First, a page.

Concrete Pool Construction: How Does Shotcrete Work?

EXPERT INSIGHT BY BILL DRAKELEY

Strength in Concrete

The importance of custom construction and style in your concrete pool


As someone who worked his way up from servicing the concrete pool at my parents’ swim club to building and designing pools for the family business, I learned the importance of both education and hands-on experience in this industry. I appreciated the beauty of a custom-built pool once it was completed and saw how important proper construction techniques were to achieving that end result. I began to ask questions about installation practices and, over the years, acquired the skills necessary to build concrete pools—via the shotcrete process—that are not only incredibly durable, but which also have a tremendous amount of design flexibility. These are two key points that attract many high-end pool buyers to choose concrete, and it’s important to understand how the pool’s beauty and integrity is obtained through shotcrete installation.

 

Inspired by classic Hollywood, this client requested a “Betty Davis pool.” After building the rectangular pool, we added faux expansion joints to capture the look of a pool you’d see in the 1920s.

 

Understanding the Shotcrete Process

First off, what is shotcrete? Shotcrete is a process in which mortar or concrete is sprayed at a high velocity to reach a certain compaction or density level. The concrete is applied through either a wet-mix or dry-mix process. I use wet-mix cement (the process most people are referring to when using the term “shotcrete”), while other builders use dry-mix (sometimes called “gunite,” though both processes are technically shotcrete). Either process will give you an incredibly strong pool, as long as the installer uses proper application techniques.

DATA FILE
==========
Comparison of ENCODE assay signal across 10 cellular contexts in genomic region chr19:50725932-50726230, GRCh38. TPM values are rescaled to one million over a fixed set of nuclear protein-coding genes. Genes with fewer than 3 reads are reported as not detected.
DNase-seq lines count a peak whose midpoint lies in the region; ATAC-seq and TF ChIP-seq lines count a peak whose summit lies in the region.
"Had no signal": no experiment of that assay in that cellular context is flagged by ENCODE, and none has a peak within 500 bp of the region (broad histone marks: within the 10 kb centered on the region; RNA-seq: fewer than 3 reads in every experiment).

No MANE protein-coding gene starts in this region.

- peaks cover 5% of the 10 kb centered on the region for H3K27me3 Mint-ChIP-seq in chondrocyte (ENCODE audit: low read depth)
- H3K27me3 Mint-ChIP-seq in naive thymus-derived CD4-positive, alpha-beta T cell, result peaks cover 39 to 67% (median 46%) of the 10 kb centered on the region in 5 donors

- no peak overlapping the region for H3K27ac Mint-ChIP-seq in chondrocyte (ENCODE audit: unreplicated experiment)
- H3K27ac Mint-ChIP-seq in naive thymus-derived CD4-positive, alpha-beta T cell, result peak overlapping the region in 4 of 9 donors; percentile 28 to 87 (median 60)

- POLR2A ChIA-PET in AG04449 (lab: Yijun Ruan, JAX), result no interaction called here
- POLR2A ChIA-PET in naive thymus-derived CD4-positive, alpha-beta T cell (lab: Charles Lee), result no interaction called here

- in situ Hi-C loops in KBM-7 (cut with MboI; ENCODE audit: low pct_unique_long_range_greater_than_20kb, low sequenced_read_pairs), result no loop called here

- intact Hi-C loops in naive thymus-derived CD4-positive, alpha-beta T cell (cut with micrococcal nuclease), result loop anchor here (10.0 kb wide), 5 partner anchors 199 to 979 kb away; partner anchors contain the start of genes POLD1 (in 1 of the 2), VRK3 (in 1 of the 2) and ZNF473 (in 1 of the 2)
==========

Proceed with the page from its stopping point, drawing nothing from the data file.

To make sure your pool is structurally viable, you want to find a builder who has tested his placed concrete for proper strength gain. We follow guidelines outlined by the American Concrete Institute (ACI) and the American Shotcrete Association, which both suggest that wet-shot concrete should be water-tight and between 4,000 and 8,000 psi. Our company will receive verifiable test results on strengths. One of the advantages of the process is that the concrete gets stronger over time. This means your pool should not crack or leak and should remain water-tight as it ages.

Your builder must be able to make a clear assessment of your property and the desired pool location. The builder should run soil tests to ensure your soil is weight-bearing. One of our clients wanted a pool right off his deck, but during house construction, the contractor had created a plateau in the backyard using the excavated soil. This material was not suitable for supporting the weight of a pool so we had to remove all of it and bring in an engineered soil with structural retaining walls. This added to the cost of the project, but it was necessary in order to create a sound weight-bearing base. The result was exactly what the homeowner wanted: a round perimeter-overflow spa and a pool with two vanishing edges in the best location for the property.

Builders must also be aware of the ground’s behavior throughout seasonal changes. Fortunately, concrete pools installed via shotcrete are incredibly strong, making them suitable for any region because they can withstand all types of weather.